The man, Ben, says it’s still missing despite his appeals to Coinbase, the FBI, the Securities and Exchange Commission (SEC), the Consumer Financial Protection Bureau (CFPB), the Financial Crimes Enforcement Network (FinCEN), lawmakers, and the Better Business Bureau (BBB). In order for Ben to comply with a policy of his employer, we have not used his full name to protect his anonymity.
Ben’s loss is one of dozens reported over the past five years concerning breached accounts on the popular trading platform, which started trading publicly on Wednesday, April 14, and has become the world’s most popular exchange for buying and selling digital currencies. While its popularity may make it a target, Coinbase is not the only cryptocurrency trading platform with consumer accounts that have been hacked.
For its part, Coinbase emphasizes the trading platform itself has never sustained a breach by hackers. Moreover, Coinbase says, unauthorized transactions are rare. In 2020, just 0.004% of customers experienced transactions where their email accounts were taken over, SIM swaps attacks occurred on their cellphones, or other personal information unrelated to Coinbase was breached, according to Coinbase.
“It has become harder and harder to protect all of your online accounts, given the amount of personal information that has become available to bad actors,” Coinbase chief technology officer Philip Martin acknowledged in a recent interview with Yahoo Finance.
He added, “Coinbase acknowledges that these are terrible crimes that can have a significant impact on consumers and believes more awareness and education on how to protect online accounts is critical.”
Victims knock on ‘every possible door’
Still, two legal experts say the U.S. legal and regulatory system does little to compel Coinbase as well as other exchanges to adopt even stronger safeguards for consumer accounts or to refund stolen account assets. These practices stem from “absolutely horrible” laws, arbitration clauses, and virtually zero law enforcement, according to Max Dilendorf, a lawyer who represents cryptocurrency investors.
“They don’t work. It’s just so frustrating,” he said. “I see cases where people lost life savings, then they knock on every possible door.”
Ben is still knocking, and like many cryptocurrency investors, to no avail. In an interview with Yahoo Finance, he described scrambling to deactivate his account following what he thought was a typical sign-in using two-factor email authentication generated from Coinbase’s email address.
“I watched in real time as my portfolio went down and down in value,” Ben said. “From the time I logged in, to the time I deactivated, it was nine minutes. And in those nine minutes, there were four minutes with 18 separate transactions.”
The rapid-fire transactions in Ben’s case consolidated all of his virtual currencies — including bitcoin (BTC), ethereum (ETH-USD), litecoin (LTC-USD), zcash (ZEC-USD), augur (REP-USD), stellar (XLM-USD), dai (DAI), and chainlink (LINK-USD) — into bitcoin cash (BCH-USD), then exported the funds to an external account, he said.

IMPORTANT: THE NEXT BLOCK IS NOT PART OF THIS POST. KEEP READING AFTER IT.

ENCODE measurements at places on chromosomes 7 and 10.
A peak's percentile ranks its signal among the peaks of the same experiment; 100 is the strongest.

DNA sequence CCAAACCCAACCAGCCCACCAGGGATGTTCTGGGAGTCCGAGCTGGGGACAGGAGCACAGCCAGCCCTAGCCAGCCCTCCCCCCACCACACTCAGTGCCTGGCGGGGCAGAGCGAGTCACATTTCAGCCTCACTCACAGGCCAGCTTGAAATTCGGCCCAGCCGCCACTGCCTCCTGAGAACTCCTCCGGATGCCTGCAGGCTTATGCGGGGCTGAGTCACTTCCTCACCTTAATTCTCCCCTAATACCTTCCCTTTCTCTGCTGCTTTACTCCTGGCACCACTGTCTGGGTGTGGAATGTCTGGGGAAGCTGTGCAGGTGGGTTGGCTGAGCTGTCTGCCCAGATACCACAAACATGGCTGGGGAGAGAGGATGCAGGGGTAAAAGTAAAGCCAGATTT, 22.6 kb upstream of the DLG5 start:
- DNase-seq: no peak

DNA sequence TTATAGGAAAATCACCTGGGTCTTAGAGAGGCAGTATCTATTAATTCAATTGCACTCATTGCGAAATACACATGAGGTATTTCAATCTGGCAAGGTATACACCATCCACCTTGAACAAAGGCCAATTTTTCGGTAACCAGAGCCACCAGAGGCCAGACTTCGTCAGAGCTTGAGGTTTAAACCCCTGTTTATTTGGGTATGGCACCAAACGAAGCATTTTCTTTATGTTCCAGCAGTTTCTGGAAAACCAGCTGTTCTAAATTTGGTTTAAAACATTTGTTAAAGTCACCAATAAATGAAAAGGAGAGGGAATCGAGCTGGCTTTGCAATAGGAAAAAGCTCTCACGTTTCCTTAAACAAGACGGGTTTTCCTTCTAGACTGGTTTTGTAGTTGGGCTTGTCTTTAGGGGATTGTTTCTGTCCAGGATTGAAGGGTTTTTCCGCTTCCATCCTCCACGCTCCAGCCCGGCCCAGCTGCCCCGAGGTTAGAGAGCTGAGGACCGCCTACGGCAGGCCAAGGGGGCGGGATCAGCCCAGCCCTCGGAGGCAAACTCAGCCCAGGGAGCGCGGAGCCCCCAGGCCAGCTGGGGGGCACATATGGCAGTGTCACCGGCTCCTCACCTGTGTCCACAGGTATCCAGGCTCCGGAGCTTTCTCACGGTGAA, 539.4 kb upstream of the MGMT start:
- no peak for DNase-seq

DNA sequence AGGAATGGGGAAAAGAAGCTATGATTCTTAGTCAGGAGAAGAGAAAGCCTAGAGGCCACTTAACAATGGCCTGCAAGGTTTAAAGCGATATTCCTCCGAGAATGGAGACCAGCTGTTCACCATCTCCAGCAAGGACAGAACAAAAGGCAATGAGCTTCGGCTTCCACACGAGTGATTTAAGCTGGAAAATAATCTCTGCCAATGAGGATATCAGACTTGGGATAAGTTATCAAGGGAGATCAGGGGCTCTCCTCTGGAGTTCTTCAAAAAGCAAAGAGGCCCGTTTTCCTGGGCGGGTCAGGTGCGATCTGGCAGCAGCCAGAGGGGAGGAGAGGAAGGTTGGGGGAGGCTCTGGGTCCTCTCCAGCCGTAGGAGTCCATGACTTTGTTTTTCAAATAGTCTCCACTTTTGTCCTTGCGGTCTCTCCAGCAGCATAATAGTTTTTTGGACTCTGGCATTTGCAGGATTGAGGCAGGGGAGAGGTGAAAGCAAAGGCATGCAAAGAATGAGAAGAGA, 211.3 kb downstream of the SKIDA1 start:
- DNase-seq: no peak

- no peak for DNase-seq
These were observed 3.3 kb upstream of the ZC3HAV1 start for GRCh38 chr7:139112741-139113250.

Ben notified Coinbase, which he said prompted a series of frustrating reply emails that appeared to have the hallmarks of bot, rather than human communications. Then came the devastating news: Coinbase said it was unable to reverse the transactions, attributed the loss to a “remote takeover” of his desktop computer, and advised him to report the matter to law enforcement.
He said Coinbase’s explanation that his funds were taken during a remote takeover of his computer seem puzzling because he used two-factor authentication to access his account, while running antivirus software on his desktop. Another scan immediately following the unauthorized withdrawals also uncovered no threats, he said.
“I went through all of the protocols they have in place,” he said.
Ben’s complaint isn’t unique. In 2018, through a FOIA request, Mashable obtained 134 pages of fraud complaints, ranging from wire and cryptocurrency transfers that never showed up, to the inability to access locked accounts. The complaints, filed by Coinbase users alerting the SEC and the California Department of Business Oversight to the financial losses, shared another common gripe — that Coinbase offers no way for customers to talk with a live customer service agent. Customers have continued to express concern over the level of customer service to the CFPB.
“They have absolutely zero live support in a market that is 24/7,” Ben said.
A warning to that effect on Coinbase’s website is realized too late for some customers. The warning notes, in bold letters, “Please be aware that we currently do not offer any phone support with a live agent.”
Dilendorf, the lawyer for cryptocurrency investors, described the shortcoming as unacceptable. “A billion dollar company can can afford to have a small calling center,” he said.
Coinbase had approximately 56 million registered users as of April 15 and processed trades of approximately $335 billion, per quarter, according to Backlinko, a company focused on SEO practices.
Unclear which regulations apply to crypto
Under current laws and regulations, platforms like Coinbase can afford to go only so far as the law demands, Texas A&M University School of Law professor William J. Magnuson told Yahoo Finance.
“There’s all these regulations governing the financial industry, but most of them weren’t written with the idea that digital currencies existed,” Magnuson said.
To be sure, regulators have enacted some rules applicable to cryptocurrencies. Magnunson said FinCEN, the CFPB, the SEC, the Commodities Futures Trading Commission (CFTC), and the Office of the Comptroller of the Currency (OCC), have all asserted some level of authority over crypto assets, and states have additional regulations requiring platforms to obtain a license.
FinCEN, for example, requires cryptocurrency ecosystems to comply with anti-money-laundering and Know-Your-Customer rules for “money services businesses” under the Bank Secrecy Act (BSA). However, Magnuson said, the anonymous nature of cryptocurrency transactions can undermine the regulations’ effectiveness to address stolen funds. Platforms are technically compliant so long as they know the identity of their own customer, but they’re not required to know where funds end up in the event of a breach.